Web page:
1000 800

The case study corresponds to an electric power distribution network (as presented in Fig. 1), formed by: Sources - Substation power transformer of 20 MVA, 60/20 kV, Y/d, 50 Hz, artificial neutral formed by short-circuit current limiting impedance to 1 kA;

i beta

Load - Assumed as symmetrical and concentrated on a defined point. This corresponds to the power distribution transformers (MV/LV). Feeders corresponding to underground three aluminum conductors cables, PEX insulated, with S = 95 mm; R = 0.382 Ohm/km; L= 0.34 mH/km. Three different feeders with lengths of: l12 = 2.0 km, l13 = 1.0 km and l23 = 1.5 km. B. Simulated Results The following fault types were considered: Single-line-toground fault, line-to-line fault and three-phase short circuit. The steady state (fault absence) is also studied. The steady state results are important as a base standard for fault classification and fault location patterns. The following basic conditions were considered: Each sample train (10 kHz) has one period total length (20 ms).

-500

500

1000

i alpha

The distortions caused by harmonics on the distribution data sample in 0 space in fault conditions do not assume significant values. As an example, for double-line fault, the curve on plan (Fig. 9) is an ellipse just like the obtained under normal conditions (without harmonics).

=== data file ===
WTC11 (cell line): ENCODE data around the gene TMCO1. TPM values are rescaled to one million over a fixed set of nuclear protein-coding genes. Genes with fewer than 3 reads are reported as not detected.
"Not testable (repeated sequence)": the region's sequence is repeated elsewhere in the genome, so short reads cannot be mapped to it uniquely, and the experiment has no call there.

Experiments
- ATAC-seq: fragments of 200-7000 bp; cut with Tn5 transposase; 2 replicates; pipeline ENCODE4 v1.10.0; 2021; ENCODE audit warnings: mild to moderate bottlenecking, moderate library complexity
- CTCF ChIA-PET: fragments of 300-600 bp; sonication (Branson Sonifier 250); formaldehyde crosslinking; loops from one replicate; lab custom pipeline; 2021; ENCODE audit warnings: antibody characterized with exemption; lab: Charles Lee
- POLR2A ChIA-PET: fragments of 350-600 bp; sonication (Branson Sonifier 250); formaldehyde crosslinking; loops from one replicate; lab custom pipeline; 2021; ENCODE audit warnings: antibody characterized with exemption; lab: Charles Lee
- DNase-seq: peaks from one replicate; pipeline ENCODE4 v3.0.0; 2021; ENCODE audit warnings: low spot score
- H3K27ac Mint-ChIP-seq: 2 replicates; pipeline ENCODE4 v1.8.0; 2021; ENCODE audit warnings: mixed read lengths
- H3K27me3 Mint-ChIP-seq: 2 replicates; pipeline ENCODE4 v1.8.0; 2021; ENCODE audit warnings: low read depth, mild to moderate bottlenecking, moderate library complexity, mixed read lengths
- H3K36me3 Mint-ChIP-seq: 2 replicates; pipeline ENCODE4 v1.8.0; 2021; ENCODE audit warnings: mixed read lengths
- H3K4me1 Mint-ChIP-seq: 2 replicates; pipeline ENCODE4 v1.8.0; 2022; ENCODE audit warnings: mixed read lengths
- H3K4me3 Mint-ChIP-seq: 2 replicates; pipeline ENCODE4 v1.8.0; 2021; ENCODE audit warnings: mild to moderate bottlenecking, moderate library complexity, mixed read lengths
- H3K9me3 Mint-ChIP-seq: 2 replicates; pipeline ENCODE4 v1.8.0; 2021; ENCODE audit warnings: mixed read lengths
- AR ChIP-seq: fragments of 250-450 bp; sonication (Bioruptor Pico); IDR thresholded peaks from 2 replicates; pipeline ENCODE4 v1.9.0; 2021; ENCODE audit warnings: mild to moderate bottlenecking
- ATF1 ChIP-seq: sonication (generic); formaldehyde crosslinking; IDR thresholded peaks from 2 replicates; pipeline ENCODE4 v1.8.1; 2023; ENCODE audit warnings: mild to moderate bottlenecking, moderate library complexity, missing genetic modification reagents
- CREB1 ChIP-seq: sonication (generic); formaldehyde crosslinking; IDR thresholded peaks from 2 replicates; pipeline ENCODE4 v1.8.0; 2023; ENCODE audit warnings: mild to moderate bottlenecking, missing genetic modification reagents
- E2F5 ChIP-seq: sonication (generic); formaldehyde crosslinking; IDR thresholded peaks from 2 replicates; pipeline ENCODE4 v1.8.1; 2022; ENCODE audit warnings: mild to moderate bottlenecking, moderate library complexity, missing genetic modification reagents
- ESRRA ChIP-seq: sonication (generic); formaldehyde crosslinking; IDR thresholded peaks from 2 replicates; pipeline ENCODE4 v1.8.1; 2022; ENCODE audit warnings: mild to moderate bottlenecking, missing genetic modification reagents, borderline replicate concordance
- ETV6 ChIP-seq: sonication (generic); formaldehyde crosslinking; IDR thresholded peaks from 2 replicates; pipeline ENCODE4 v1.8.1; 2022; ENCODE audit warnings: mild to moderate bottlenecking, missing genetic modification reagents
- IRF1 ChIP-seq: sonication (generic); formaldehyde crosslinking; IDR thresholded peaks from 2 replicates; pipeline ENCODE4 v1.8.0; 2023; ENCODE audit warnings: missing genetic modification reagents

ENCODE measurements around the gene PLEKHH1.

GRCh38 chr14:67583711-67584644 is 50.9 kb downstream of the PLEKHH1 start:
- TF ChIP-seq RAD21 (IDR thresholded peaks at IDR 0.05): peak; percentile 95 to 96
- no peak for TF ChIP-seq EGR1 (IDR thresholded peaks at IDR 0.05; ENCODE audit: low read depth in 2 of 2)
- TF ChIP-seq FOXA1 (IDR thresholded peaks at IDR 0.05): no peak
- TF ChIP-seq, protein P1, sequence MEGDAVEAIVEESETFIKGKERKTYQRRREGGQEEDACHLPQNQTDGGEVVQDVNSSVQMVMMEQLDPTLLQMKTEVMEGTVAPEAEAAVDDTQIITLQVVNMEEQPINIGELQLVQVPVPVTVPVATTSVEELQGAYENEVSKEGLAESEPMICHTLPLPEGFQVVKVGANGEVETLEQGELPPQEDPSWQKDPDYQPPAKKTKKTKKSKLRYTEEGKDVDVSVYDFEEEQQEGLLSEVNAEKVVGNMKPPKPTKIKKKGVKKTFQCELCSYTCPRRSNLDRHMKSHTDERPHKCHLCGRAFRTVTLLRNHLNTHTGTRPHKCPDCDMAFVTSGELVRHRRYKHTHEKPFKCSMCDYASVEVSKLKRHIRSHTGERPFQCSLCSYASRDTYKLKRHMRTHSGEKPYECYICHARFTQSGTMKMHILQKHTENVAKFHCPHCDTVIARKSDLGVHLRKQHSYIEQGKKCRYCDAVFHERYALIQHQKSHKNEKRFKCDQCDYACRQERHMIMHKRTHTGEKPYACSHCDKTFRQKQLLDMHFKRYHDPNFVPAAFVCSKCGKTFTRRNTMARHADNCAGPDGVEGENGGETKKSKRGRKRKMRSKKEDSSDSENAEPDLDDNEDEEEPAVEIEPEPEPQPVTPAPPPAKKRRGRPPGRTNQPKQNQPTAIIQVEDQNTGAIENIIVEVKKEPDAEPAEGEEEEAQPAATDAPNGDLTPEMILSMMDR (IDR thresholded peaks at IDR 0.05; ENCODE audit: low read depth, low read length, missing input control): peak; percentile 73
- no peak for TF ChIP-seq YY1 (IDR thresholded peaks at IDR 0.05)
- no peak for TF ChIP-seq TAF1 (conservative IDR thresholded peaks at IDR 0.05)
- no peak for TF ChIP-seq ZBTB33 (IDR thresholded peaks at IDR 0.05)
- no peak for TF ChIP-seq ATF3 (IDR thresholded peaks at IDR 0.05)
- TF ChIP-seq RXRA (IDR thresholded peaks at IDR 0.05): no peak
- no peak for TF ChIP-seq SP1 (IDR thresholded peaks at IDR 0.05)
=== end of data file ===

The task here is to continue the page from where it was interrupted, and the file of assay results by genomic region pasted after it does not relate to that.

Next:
i beta

Admissible distance fault of 0 to 100% of total line length; Resistance fault Rd of 1 for ground faults and of 0 for phase faults; Total harmonic distortion of 8 %, due to the 3 , 5 and 7th.

rd th

4

C. Sensitivity to Harmonics In the absence of a fault the distortion caused by harmonics on the distribution data sample in 0 space does not assume a special meaning. In fact, the curve on plan (Fig. 8) is practically a circle with a slide distortion, as expected. The total eigenvalue deviation is less then 0.012 %. Obtained results for fault absence with and without harmonics are: = 159.88 (under optimal conditions) = 159.90 (under harmonics influence)

i alpha

Figure 10 shows the obtained results with a total harmonic distortion (THD) of 8%, for different fault conditions occurring along the line length. For single-line-to-ground fault the distortion is practically equivalent to zero. For the other types of fault, the distortion assumes a very low value, which increases with the proximity of the feeder end-side.

5 From the obtained results it is possible to verify that the influence of the harmonics over the proposed location algorithm is minimum.

0,050 0,040

[%]

0,030 0,020 0,010 0,000 0 0,1 0,2 0,3 0,4 0,5 0,6 0,7 0,8 0,9 1